The National Institute for Health and Care Excellence is advising that children and young people with suspected diabetes be seen by a specialist immediately.
The Institute has now published a new quality standard which stresses that immediate referrals are a key part of diagnosing and managing both type I and type II diabetes in the young.
"Prompt diagnosis is vital because diabetes is a long-term condition that has a serious impact on people who live with it," NICE said, stressing that, if left untreated, it can cause tissue damage, resulting in blindness, kidney failure, foot ulcers which can lead to amputation, and also premature heart disease, stroke and death.
The standard also advises that children and young people with type I diabetes should be offered intensive insulin therapy to help them maintain near normal blood glucose levels, and that diabetes management should include education, support and access to psychological services.
"We know that reaching and maintaining near normal blood glucose levels is difficult, but it reduces the tissue damage caused by high blood glucose, and so may avoid the long-term health problems caused by diabetes," said Professor Gill Leng, deputy chief executive of NICE.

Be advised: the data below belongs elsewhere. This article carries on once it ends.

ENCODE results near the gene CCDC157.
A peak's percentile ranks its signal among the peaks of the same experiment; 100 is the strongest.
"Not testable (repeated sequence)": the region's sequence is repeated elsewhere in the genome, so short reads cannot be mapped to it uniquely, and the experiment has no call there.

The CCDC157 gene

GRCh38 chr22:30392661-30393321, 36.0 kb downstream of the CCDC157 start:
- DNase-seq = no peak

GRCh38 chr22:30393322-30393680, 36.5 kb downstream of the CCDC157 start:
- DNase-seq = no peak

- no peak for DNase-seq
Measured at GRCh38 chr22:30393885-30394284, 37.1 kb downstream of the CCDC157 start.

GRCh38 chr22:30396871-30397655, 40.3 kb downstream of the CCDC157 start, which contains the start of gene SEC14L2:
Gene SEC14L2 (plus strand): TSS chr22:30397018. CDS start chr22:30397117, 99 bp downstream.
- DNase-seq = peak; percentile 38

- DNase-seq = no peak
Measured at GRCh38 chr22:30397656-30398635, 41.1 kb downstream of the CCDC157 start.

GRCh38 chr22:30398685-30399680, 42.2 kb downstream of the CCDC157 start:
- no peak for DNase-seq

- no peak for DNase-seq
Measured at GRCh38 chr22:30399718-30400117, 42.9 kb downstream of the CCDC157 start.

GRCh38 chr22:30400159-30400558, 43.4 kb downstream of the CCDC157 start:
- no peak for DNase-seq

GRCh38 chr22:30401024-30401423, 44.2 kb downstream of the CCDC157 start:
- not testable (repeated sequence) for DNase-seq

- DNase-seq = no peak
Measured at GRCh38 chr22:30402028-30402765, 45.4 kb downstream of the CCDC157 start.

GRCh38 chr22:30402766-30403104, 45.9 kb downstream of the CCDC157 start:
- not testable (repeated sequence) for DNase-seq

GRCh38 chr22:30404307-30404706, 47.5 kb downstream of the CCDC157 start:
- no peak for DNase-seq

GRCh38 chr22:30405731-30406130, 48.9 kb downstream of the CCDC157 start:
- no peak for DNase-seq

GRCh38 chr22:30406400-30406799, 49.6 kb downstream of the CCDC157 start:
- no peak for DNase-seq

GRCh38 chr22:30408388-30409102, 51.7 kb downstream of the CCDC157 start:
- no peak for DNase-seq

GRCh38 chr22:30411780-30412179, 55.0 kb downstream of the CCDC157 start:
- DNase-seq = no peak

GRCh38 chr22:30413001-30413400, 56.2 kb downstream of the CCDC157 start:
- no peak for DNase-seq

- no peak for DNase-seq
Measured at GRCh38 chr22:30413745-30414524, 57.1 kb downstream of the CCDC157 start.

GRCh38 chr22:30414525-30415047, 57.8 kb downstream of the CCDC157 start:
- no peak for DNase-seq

"Diabetes teams should provide all the help that children and young people need to stay as healthy as possible, including psychological support through access to mental health professionals with an understanding of diabetes."
Dr Stephen Lawrence, Diabetes Lead at the Royal College of General Practitioners, says "the aspirations from NICE are admirable, and a welcome addition to existing guidance - particularly for type 1 diabetes, having our patients that we suspect of having diabetes in front of a specialist within 24 hours is something that the College has called for".
But he also stressed that general practice and subsequent services are resourced sufficiently in order for the new NICE recommendations to become a reality. "We also need better joined up working across the health service, so that specialist services don't become overloaded with any increase in demand, and that GPs don't bear the brunt of criticism for simply following clinical guidance in the best interests of our patients."